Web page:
Chainsaw Maintenance Basics

Sharpening chainsaw chains is only a part of general chainsaw maintenance.

  • Safe sawyering involves a good grip and solid stance.
    Photo By iStockphoto/kropic
  • Chain oil, scrench, files and other tools are all part of maintaining your own machines. The scrench is a must-have for chainsaw owners.
    Photo By Lorain Ebbett-Rideout
  • Correct chain tension is achieved when the chain is in contact with the bottom side of the bar, but can be pulled around easily by hand.
    Photo By Lorain Ebbett-Rideout
  • Stay consistent by filing each cutting tooth with the same number of strokes. File away from you with smooth, easy strokes.
    Photo By Lorain Ebbett-Rideout
  • Anatomy of a chain, with drive teeth, cutting teeth, and rakers (depth gauges).
    Photo By Joseph Love

Possibly no other piece of power equipment is more used, more coveted, more debated, more feared, and more crucial to managing costs on the homestead than the chainsaw. Granted, each homestead is different, and maybe a tractor-mounted auger saves you thousands in labor costs every year, or maybe your haying equipment is responsible for an entire family’s livelihood. But to the average small property owner, choosing the right chainsaw and learning to maintain it and keep yourself safe while out in the grove is a critical step to warmth during winter, affordable fence posts all year long, and managing your wooded acres in a variety of ways.

Selection and care

Purchasing a chainsaw usually happens when you find yourself without one just one too many times, so knowing what you’ll be cutting is, of course, the first step in determining what chainsaw will best suit you. For most users, this means knowing trunk diameters and the species of wood they are likely to cut the most. If your use is varied and unpredictable, multiple saws and chains may suit your needs best. For a common two-saw setup, remember short saws are best for limbing, while long saws are best for felling large trees and cutting logs.

Manufacturers and professionals mostly agree that a bar-to-tree ratio of 1-to-2 can be safe. That is, an 18-inch bar is sufficient to cut through a 36-inch diameter trunk, depending on the skill of the user. To do this properly, the operator needs to gain practice plunge cutting appropriately (starting with the bottom quarter of the saw’s tip) and then working through half the trunk at a time. However, if you’ll be constantly cutting 3-foot diameter trunks, you will want to consider a larger bar and engine. Oftentimes, the bar length that you want will dictate to a certain degree the engine size, but don’t overdo it for more power and work with unnecessary weight when you don’t need it. Likewise, a chainsaw won’t last long when constantly used at its maximum workload. Consider your intended use for the saw and talk to your local dealer.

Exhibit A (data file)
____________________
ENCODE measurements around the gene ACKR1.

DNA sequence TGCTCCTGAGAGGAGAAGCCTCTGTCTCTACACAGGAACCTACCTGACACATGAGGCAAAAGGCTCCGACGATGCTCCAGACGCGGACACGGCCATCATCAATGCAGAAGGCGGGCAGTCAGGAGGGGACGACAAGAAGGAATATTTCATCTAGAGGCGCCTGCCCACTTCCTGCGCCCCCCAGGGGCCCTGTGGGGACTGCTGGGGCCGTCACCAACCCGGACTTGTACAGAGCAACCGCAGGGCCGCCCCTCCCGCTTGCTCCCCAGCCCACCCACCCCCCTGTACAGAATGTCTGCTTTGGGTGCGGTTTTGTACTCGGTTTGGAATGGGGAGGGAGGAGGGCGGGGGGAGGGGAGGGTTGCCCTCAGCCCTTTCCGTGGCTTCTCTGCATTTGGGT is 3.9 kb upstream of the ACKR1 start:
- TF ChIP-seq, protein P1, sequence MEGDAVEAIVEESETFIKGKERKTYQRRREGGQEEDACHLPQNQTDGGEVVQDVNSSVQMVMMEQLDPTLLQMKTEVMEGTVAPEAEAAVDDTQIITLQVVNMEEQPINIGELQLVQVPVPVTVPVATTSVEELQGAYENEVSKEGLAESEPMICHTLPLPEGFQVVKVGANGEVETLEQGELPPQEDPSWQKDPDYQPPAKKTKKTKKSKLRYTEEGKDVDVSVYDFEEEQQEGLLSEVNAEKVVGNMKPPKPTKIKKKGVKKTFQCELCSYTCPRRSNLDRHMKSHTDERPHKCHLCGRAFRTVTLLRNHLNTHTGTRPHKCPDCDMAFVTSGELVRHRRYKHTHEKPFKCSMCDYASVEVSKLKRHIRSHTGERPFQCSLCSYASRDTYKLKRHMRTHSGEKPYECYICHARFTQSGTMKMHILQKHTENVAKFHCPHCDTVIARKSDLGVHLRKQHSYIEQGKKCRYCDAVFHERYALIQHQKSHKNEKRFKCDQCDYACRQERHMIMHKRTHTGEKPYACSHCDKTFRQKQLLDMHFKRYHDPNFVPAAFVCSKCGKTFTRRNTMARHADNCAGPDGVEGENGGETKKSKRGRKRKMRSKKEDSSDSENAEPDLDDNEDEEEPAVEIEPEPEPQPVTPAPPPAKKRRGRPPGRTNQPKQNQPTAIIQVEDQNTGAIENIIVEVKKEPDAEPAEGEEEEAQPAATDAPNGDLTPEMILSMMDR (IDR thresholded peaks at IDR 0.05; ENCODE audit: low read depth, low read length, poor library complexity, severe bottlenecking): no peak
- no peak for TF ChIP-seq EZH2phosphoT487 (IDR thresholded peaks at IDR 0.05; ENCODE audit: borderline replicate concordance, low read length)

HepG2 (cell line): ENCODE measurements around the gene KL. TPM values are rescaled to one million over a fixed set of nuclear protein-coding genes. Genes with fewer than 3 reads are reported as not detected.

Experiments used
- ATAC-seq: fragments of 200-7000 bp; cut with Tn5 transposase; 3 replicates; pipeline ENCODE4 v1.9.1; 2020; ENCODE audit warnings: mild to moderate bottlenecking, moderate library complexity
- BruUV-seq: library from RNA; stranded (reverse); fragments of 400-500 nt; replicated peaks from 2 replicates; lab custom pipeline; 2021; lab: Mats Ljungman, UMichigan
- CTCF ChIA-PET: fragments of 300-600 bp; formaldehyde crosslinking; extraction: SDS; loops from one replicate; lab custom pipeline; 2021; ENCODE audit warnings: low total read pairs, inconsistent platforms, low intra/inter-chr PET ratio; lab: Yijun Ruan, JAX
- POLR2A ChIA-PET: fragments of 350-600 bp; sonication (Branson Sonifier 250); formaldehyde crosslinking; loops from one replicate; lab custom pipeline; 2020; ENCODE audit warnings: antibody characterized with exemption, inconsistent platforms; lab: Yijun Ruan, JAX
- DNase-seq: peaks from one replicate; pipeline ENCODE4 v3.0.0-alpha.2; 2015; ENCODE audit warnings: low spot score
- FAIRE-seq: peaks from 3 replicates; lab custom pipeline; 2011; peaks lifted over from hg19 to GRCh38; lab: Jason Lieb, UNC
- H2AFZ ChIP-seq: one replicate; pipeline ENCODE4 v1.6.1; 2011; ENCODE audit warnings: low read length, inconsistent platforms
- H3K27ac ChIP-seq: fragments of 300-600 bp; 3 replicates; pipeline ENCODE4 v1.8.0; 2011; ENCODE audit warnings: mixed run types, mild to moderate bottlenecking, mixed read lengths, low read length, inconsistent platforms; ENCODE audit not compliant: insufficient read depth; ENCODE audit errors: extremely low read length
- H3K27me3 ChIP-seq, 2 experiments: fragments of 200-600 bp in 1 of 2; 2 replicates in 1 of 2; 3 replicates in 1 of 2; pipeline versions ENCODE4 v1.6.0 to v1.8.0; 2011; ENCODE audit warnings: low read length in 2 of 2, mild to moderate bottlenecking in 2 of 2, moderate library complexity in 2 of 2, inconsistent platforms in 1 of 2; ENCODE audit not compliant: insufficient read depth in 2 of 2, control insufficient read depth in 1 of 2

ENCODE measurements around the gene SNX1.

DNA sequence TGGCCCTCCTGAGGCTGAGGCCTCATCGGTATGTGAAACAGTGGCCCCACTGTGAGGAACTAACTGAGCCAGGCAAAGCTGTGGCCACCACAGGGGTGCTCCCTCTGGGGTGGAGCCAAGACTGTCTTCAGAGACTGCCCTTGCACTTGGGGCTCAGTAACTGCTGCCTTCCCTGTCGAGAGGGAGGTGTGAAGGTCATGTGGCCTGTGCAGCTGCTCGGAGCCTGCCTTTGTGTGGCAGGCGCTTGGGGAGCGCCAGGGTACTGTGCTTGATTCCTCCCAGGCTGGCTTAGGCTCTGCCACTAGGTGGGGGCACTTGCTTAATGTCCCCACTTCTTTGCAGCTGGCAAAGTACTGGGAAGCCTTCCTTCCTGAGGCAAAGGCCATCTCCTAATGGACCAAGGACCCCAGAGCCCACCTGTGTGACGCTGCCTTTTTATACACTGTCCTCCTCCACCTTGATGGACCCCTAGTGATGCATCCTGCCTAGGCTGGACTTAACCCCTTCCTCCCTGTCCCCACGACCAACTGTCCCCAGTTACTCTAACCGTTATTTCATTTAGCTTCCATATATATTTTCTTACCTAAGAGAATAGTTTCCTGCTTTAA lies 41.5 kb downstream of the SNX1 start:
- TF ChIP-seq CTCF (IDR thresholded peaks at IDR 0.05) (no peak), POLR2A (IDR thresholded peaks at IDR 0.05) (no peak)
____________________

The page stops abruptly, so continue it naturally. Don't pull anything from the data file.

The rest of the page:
Operating the saw correctly also will extend its life. Squaring your stance before cutting keeps kerfs straight and chains spinning freely. Too often, users saw back and forth, or erratically rock the bar. No matter the cut, a firm, stationary grip is mandatory, and a solid stance — try adopting a boxer’s stance — is a must. If you need to move the saw around while cutting, bury it up to the dogs (the jagged teeth at the base of the bar), and rely on them for leverage. Regardless of how strong you are, you can’t get more leverage than the dogs. Fatigue from using too large a saw and overhandling are both pretty common, so choose the right machine and let it do the work for you.


A good chainsaw owner knows chains, and there’s no better place to start the discussion than with pitch and gauge. Pitch is the spacing between rivets, measured either as fractions of an inch (1/4) or in thousandths of an inch (.404), with numbers increasing along with chain size. Gauge corresponds to the width of the drive teeth. Sizing is in thousandths of an inch (i.e., .063). Compatibility is the main concern with pitch and gauge, secondary to overall performance. Always write down and store these sizes — your saw’s drive sprocket and bar will thank you.

Consumer saws come with round-toothed chains, which are less prone to kickback and vibration. Professionals, however, make use of the square-tooth, or chisel, chain. While rounded teeth scoop wood out of a cut, a chisel or square tooth chips the wood away, severing the wood fiber quicker. People do not agree which tooth profile is better, but the point is moot: Each serves a specific purpose, and they both do their jobs accordingly. Round-toothed chains are best suited for limbing, brush-clearing, stumping, and cutting through frozen or dirt- and mud-covered wood and hardwoods. Additionally, because they require more effort from the engine on big cuts, they are best used on shorter bars. Square-toothed chains, though, will best please the user when placed on a long bar (24-plus inches) used for felling softwoods.

12/24/2015 8:30:22 AM

This is the best article I've read on chainsaw maintenance. Very clear and without all the extras that don't pertain to homeowner use. It also cleared up the numbers used to determine the size of a chain.

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